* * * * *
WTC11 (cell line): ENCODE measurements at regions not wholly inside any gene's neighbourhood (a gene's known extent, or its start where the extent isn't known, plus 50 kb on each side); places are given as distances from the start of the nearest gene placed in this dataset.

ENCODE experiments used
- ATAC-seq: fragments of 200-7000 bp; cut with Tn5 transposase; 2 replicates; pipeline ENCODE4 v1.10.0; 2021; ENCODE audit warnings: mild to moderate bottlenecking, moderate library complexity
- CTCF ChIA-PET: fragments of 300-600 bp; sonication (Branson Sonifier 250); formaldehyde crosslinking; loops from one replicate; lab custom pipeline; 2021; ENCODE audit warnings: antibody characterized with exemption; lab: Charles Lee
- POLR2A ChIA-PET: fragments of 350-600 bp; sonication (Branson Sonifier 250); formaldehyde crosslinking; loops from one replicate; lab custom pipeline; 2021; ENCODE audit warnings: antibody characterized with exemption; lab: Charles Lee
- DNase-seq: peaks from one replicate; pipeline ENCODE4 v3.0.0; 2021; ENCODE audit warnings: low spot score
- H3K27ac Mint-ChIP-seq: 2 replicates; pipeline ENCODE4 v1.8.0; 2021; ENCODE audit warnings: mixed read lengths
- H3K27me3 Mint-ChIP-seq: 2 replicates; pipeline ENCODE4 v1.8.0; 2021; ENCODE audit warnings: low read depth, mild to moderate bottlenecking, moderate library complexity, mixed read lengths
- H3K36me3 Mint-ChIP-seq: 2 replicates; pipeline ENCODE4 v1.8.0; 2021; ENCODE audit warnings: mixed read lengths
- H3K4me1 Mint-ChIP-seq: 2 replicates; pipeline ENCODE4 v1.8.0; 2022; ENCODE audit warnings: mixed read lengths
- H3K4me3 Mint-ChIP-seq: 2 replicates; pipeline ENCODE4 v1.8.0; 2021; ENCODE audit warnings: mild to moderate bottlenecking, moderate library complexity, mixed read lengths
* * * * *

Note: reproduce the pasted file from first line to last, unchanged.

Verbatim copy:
WTC11 (cell line): ENCODE measurements at regions not wholly inside any gene's neighbourhood (a gene's known extent, or its start where the extent isn't known, plus 50 kb on each side); places are given as distances from the start of the nearest gene placed in this dataset.

ENCODE experiments used
- ATAC-seq: fragments of 200-7000 bp; cut with Tn5 transposase; 2 replicates; pipeline ENCODE4 v1.10.0; 2021; ENCODE audit warnings: mild to moderate bottlenecking, moderate library complexity
- CTCF ChIA-PET: fragments of 300-600 bp; sonication (Branson Sonifier 250); formaldehyde crosslinking; loops from one replicate; lab custom pipeline; 2021; ENCODE audit warnings: antibody characterized with exemption; lab: Charles Lee
- POLR2A ChIA-PET: fragments of 350-600 bp; sonication (Branson Sonifier 250); formaldehyde crosslinking; loops from one replicate; lab custom pipeline; 2021; ENCODE audit warnings: antibody characterized with exemption; lab: Charles Lee
- DNase-seq: peaks from one replicate; pipeline ENCODE4 v3.0.0; 2021; ENCODE audit warnings: low spot score
- H3K27ac Mint-ChIP-seq: 2 replicates; pipeline ENCODE4 v1.8.0; 2021; ENCODE audit warnings: mixed read lengths
- H3K27me3 Mint-ChIP-seq: 2 replicates; pipeline ENCODE4 v1.8.0; 2021; ENCODE audit warnings: low read depth, mild to moderate bottlenecking, moderate library complexity, mixed read lengths
- H3K36me3 Mint-ChIP-seq: 2 replicates; pipeline ENCODE4 v1.8.0; 2021; ENCODE audit warnings: mixed read lengths
- H3K4me1 Mint-ChIP-seq: 2 replicates; pipeline ENCODE4 v1.8.0; 2022; ENCODE audit warnings: mixed read lengths
- H3K4me3 Mint-ChIP-seq: 2 replicates; pipeline ENCODE4 v1.8.0; 2021; ENCODE audit warnings: mild to moderate bottlenecking, moderate library complexity, mixed read lengths